Firefighters’ union vs. Nutter and Ayers

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The firefighters’ union, Local 22, said Mayor Michael Nutter and Fire Commissioner Lloyd Ayers “lied” last week to protect themselves as the union pushes to prove claims that mistakes were made in the fire department’s response to the fatal East Kensington warehouse fire on April 9.

“Commissioner Ayers lied to cover his own butt and [Mayor Michael] Nutter lied to protect his staff,” said Frank Keel, spokesperson for Local 22 in a meeting with reporters Thursday, May 30.

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The mayor’s office, in a statement sent to press outlets last week, rebuffed the union’s claims, restating that a “collapse zone” safety measure was, in fact, established and suggesting instead that the union representatives had an ulterior motive in their discussion of the events of April 9.

At the May 30 meeting in front of City Hall, Keel noted that union representatives disputed the fire department’s claims that a “collapse zone” was ever established around the perimeter of the Buck Hosiery building, at York and Jasper streets in Kensington, when it burned to the ground last month, taking the lives of Lieutenant Robert Neary and firefighter Daniel Sweeney.

“The three of them failed, and they failed fatally,” Keel said, pointing a finger at Ayers and deputy commissioners John Devlin and Ernest Hargett.

On Thursday, union representatives presented a new photo that purportedly shows Devlin, acting incident commander that evening, standing well within the area where, they said, a collapse zone should have been set up.

As Mike Bresnan, recording secretary for Local 22, pointed out, there are no visible markings in areas surrounding the building serving as evidence of a collapse zone.

“A collapse zone should be about fifty to a hundred feet behind where they are standing now,” Bresnan said, pointing to the image of Devlin.

“And they are saying there was a collapse zone set up? Ridiculous.”

According to a fire service training manual union officials presented last week, a collapse zone is required as the first of three concentric safety zones that should be established by the incident commander to provide an “adequate level of safety and accountability for all participants at the incident.”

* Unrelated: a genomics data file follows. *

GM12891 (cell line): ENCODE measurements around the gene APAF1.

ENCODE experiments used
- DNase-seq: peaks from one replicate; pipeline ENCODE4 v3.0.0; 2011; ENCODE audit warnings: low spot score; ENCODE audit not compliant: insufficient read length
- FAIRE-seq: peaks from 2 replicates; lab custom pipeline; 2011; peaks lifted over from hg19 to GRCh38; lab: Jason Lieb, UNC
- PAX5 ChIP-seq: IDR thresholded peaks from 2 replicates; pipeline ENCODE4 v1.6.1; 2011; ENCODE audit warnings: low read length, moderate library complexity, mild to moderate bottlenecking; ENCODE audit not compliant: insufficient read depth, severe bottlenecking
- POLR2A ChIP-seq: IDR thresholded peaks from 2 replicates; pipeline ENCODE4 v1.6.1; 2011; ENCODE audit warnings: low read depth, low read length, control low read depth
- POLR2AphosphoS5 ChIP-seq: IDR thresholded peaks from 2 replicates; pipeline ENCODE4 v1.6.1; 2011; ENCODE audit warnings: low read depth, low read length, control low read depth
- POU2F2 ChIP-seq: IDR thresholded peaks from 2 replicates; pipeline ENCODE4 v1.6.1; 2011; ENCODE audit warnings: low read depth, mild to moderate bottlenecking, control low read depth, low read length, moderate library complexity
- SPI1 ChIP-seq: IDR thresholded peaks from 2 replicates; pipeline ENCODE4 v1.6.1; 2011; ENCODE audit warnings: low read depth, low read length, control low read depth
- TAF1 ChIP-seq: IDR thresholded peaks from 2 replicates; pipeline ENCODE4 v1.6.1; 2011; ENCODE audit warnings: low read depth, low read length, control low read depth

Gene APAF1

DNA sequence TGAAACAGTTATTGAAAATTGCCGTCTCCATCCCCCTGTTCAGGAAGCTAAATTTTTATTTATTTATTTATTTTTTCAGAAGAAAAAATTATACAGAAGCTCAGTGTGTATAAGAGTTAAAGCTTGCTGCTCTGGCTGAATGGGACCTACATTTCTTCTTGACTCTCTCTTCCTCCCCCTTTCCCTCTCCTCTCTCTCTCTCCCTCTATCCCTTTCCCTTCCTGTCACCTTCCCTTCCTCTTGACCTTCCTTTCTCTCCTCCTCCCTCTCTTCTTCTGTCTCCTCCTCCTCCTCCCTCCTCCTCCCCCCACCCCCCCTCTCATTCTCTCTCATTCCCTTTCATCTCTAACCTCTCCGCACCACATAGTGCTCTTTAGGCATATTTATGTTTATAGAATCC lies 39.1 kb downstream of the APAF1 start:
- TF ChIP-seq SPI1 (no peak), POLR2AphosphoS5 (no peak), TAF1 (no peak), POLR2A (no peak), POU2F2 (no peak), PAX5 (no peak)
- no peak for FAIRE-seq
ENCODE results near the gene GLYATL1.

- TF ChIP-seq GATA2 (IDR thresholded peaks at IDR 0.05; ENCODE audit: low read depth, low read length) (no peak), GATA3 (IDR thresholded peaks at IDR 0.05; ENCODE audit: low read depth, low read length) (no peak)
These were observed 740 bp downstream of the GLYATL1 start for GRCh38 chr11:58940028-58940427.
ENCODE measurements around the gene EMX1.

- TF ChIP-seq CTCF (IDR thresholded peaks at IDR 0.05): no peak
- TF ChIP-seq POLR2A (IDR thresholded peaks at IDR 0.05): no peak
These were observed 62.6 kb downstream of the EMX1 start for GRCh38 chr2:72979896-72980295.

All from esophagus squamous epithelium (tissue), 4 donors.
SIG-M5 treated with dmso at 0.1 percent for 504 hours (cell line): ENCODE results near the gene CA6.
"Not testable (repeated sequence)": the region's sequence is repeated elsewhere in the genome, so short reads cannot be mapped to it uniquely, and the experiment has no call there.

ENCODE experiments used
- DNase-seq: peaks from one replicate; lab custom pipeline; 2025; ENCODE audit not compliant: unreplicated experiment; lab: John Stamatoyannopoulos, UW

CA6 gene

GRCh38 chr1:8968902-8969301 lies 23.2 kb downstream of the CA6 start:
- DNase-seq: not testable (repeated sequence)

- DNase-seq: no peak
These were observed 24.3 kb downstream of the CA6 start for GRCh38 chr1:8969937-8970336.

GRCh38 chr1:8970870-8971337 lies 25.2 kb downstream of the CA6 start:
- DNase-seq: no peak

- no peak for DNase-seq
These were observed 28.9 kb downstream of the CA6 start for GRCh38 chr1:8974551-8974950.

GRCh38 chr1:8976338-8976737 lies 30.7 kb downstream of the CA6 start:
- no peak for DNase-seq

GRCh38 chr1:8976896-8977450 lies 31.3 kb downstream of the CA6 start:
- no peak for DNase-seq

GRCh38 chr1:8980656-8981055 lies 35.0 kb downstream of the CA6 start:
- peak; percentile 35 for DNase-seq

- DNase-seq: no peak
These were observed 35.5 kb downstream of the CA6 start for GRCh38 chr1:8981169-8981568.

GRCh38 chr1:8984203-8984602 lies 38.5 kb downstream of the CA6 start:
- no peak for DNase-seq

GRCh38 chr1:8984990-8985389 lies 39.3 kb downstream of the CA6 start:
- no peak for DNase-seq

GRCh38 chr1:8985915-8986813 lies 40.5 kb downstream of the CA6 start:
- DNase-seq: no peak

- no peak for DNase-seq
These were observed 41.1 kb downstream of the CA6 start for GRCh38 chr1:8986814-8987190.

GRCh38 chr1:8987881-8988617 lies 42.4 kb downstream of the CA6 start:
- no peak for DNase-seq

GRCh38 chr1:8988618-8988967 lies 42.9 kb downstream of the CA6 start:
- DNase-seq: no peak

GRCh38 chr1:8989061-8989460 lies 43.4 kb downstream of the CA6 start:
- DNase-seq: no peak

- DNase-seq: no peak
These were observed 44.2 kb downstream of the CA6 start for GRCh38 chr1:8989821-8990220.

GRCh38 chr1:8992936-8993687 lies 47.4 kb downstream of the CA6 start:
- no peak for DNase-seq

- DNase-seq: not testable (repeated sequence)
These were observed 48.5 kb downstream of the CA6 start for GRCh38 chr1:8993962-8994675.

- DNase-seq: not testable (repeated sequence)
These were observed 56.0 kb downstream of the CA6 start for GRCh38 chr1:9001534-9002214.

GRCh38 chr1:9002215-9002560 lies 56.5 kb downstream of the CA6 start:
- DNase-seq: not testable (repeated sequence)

The first zone the manual calls for is a collapse zone, which according to Bresnan, should be a perimeter of about one and a half that of the height of the walls.

The manual calls for this zone to be established with banner tape or rope.

“Everyone should remain outside of this area,” reads the manual.

A second zone outside of that should then be made to give fire personnel an area to work, and beyond that is a third zone for media and spectators.

Bresnan said contrary to claims made by fire officials, in no photos of that evening is there any evidence of an initial collapse zone.

“Nobody should be in that zone,” he said. “Every photo we have shows no collapse zone was established.”

Further, Bresnan said that firefighters should have not only not been in the collapse zone, but at no time should any firefighter have entered the building as there were no people in need of rescue inside.

“What was in there? That building stored $99 mattresses. Was there anything to save in there?” he asked a gathered crowd.

Union members then claimed that if the fallen firefighters had gone into an established collapse zone, as fire department officials claim existed, then Neary and Sweeney were recklessly endangering their own lives.

“That means they [fallen firefighters Neary and Sweeney] acted as cowboys and disregarded their own lives,” Keel said. “We dare them, dare them, to suggest that.”

The statement from the mayor’s office read:

“The leaders of Local 22 have once again dishonored two fallen heroes. Their real issue is anger over not having a contract. We’ve made it very clear that there was a collapse zone, that a top flight command structure was in place and that safety officers were on the scene.”

Keel said the union is pushing for an expedited study of the incident by the National Institute for Occupational Safety and Health, which is currently underway but is expected to take at least several months.

“Right now, we just want justice,” Keel said. “The current leadership of the fire department has been a failure.”

Local 22 has submitted the photographs they presented last week to NIOSH in hopes of speeding up the study.

Star staff reporter Hayden Mitman can be reached at 215–354–3124 or hmitman@bsmphilly.com.

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